Jim Power: The Lost Dimension in 3D is the SNES installment to one of the latest games for the 16bits era, offering great visuals and sound! The game was originally released as Jim Power In Mutant Planet for the Amiga and Atari ST as well as the 8bit Amstrad CPC home computers.
STORY / GAMEPLAY Much like the Turrican series, Jim Power is a prime example of a platform shoot 'em up story which rarely fails to grant the player with great time of action with stunning visuals and sound! The story takes place somewhere in the future where you play the part of a secret detective (and a capable shooter) from the Special Warfare Unit, launching a mission to rescue the President's daughter that's been kidnapped by an evil creature named Vulkhor and taken to a beautiful -but not so friendly- planet called Mutant. The main goal in each level is to advance to the far right (end of the level) of the screen before the clock ends, taking out hordes of mutants (zombies, beasts and other human-like creatures that wander around), as well as avoiding various traps, spikes, dripping acids or moving platforms! The quest seems hard huh? Yes. You must also note that, the game does not offer an energy bar rather than just a few lives, while any contact (or a misstep) with any of the above, will result to instant death, taking you a few meters back! Your weaponry is fantastic. You have a rapid fire gun and a bunch of smart bombs. You gun can be upgraded by collecting several bonuses left from your dead enemies. You may also find and collect extra time bonuses in order to extend your ... survival. Two out of the total five levels offer pure shoot 'em up gameplay. These are Level 2 and 4, in which Jim is equipped with a jet pack and shoots everything that comes towards him, in a horizontal style gameplay. Note that at the end of each level, Jim has to wear his jet pack and fight gigantic bosses!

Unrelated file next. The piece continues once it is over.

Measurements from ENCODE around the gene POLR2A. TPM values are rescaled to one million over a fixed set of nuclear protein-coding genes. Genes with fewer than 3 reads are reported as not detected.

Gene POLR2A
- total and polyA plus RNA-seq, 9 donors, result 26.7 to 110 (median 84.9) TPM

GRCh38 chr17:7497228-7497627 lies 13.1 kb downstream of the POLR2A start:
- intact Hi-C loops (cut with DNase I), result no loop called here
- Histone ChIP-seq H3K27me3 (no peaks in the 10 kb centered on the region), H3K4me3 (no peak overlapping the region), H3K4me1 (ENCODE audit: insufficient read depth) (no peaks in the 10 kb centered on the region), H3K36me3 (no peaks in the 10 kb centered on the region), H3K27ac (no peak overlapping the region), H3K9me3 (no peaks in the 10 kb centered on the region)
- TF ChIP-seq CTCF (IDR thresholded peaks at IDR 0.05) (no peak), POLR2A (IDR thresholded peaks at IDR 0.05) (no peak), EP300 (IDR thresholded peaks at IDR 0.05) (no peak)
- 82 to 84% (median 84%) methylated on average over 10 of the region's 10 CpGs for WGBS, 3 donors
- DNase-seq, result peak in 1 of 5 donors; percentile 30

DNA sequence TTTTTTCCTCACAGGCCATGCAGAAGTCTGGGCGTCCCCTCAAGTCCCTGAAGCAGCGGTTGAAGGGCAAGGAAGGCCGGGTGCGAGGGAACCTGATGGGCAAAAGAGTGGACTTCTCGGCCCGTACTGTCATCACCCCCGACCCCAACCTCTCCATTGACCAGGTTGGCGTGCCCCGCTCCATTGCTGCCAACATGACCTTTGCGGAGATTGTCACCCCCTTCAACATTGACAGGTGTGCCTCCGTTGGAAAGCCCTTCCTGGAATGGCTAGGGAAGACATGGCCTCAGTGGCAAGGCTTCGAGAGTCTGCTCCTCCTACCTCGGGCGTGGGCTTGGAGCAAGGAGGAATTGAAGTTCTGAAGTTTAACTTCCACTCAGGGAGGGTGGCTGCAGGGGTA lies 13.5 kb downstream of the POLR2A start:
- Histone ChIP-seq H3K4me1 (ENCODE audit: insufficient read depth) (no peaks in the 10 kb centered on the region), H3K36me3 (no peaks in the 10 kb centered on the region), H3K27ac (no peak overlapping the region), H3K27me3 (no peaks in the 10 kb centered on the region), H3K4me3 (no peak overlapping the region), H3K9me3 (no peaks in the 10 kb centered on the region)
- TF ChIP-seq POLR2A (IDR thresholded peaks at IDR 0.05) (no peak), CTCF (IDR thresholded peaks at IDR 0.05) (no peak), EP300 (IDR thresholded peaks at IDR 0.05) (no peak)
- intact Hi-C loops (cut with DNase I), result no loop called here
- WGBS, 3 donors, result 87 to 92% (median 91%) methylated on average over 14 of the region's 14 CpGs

GRAPHICS / SOUND The SNES version takes the original a small step forward since it is compatible with paper 3D glasses (that present the backgrounds in 3D). It also has more colors on-screen. The visuals are awesome with multi-parallax scrolling and rotor effects. The sprites are large and they move smoothly in all directions. The game offers great sound as well. There are several sampled SFX here and there while the introductory and in-game music scores are of excellent quality, resembling the (equally excellent) original tunes found on the Amiga version.
In-game music sample:
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Amiga (original version)
Super Nintendo (SNES)
CPU: Ricoh 5A22, based on a 16-bit CMD/GTE 65c816 core, Input: 21.28137 MHz Bus: 3.55 MHz, 2.66 MHz, or 1.77 MHz MEMORY: Main RAM: 128Kb / Video RAM: 64Kb / Sound RAM: 64Kb GRAPHICS: Progressive: 256x224, 512x224, 256x239, 512x239 and Interlaced: 512x448, 512x478 / Pixel Depth 2,4,7,8 bpp (8 to 11 bpp dorect) / Colors: 32768 (Depth 15bit) / Sprites: 128 (64x64 pixels) / Backgrounds: Up to 4 planes each up to 1024x1024 pixels / Special: Mode 7 matrix operations. (1 layer 128x128 tiles out of 256 with 256 colors) SOUND: Sony SPC700, Sony DSP: 16-bit ADPCM, 8 channels. Output: 32 kHz 16-bit stereo